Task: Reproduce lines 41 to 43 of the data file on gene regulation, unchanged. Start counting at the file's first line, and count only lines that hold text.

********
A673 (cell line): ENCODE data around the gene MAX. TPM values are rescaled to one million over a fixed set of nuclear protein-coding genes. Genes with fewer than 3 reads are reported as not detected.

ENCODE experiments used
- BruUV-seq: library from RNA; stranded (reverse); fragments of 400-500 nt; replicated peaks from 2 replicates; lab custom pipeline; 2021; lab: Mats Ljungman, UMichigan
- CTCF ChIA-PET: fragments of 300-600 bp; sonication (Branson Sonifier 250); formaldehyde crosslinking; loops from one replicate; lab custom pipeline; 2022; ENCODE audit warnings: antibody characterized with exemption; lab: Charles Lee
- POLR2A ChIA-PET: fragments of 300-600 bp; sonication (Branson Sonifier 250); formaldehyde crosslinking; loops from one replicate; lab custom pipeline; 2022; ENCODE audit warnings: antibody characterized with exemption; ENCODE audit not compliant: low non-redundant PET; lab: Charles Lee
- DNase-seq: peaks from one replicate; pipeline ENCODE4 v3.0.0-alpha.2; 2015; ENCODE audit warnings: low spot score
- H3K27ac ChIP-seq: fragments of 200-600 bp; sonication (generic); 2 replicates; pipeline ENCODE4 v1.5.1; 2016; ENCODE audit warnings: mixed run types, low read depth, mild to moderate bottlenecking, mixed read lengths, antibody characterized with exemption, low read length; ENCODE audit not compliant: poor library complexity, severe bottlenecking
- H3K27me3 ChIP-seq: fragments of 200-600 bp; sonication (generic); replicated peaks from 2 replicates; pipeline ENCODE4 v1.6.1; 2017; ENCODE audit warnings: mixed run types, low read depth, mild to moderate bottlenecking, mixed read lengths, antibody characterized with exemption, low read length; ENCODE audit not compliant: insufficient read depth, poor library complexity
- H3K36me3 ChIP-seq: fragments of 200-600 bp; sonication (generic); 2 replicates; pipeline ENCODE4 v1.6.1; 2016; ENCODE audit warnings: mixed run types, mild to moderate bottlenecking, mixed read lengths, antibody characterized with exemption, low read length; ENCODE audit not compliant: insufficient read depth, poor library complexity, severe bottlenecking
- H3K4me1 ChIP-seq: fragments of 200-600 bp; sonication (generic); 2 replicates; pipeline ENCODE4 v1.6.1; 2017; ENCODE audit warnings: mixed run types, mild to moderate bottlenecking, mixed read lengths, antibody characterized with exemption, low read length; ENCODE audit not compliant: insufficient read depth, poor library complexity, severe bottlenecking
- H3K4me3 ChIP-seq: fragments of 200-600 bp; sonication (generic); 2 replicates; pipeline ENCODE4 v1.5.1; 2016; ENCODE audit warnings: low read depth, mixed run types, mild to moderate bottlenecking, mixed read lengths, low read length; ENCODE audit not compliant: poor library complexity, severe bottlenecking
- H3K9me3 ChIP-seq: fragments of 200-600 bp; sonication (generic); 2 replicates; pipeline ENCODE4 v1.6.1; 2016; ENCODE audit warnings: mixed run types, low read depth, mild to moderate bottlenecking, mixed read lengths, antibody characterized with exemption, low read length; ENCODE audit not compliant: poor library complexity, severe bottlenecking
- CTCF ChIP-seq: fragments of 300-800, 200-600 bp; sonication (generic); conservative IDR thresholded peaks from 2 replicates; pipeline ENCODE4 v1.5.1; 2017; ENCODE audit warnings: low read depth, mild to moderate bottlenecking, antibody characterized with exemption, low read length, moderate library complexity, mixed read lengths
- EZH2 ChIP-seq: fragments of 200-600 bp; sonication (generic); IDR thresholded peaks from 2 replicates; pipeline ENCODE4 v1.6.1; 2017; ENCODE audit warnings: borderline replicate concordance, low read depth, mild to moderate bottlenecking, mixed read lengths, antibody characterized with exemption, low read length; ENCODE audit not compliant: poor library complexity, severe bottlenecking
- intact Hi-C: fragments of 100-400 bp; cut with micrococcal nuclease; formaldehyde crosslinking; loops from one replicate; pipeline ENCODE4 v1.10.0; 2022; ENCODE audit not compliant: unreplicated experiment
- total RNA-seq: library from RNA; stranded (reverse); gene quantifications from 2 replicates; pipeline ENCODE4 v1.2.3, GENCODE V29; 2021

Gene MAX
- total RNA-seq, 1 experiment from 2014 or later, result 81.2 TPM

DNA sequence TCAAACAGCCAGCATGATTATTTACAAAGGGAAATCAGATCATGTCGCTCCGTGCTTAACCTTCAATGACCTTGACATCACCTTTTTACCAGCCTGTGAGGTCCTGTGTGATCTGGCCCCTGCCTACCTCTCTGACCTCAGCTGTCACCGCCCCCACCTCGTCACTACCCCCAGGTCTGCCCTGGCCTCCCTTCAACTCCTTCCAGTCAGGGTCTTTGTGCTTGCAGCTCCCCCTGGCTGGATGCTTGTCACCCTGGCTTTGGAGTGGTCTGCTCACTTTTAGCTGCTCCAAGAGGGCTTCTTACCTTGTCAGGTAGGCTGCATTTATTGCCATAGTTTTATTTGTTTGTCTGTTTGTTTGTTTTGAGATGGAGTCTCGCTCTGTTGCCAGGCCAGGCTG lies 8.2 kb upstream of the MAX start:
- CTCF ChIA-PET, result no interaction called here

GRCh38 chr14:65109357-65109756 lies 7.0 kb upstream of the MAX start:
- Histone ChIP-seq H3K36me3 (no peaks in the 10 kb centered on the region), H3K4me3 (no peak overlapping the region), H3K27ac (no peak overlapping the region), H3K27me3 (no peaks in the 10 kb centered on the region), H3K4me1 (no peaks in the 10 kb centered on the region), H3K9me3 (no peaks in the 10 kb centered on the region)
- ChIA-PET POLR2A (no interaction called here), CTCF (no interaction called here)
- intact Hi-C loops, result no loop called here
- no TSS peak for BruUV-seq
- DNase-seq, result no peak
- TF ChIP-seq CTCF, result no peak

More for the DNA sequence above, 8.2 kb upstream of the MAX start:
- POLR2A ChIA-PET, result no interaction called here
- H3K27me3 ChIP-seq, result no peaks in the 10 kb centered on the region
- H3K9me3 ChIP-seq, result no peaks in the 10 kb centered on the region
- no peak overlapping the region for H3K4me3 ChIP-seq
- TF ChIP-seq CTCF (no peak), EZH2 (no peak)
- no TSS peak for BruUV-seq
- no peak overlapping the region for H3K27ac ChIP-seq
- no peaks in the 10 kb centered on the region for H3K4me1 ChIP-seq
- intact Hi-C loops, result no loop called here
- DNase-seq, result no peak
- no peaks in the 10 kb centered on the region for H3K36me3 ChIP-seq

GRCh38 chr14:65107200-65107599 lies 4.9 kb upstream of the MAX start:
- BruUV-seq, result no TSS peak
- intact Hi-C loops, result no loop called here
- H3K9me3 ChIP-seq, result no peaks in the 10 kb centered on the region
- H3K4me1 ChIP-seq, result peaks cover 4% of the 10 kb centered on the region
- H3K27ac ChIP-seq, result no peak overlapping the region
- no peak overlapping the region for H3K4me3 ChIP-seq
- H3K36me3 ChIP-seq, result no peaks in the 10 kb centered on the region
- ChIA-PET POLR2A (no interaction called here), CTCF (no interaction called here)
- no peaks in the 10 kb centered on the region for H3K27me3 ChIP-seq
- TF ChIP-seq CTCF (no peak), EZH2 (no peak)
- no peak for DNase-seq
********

- BruUV-seq, result no TSS peak
- intact Hi-C loops, result no loop called here
- H3K9me3 ChIP-seq, result no peaks in the 10 kb centered on the region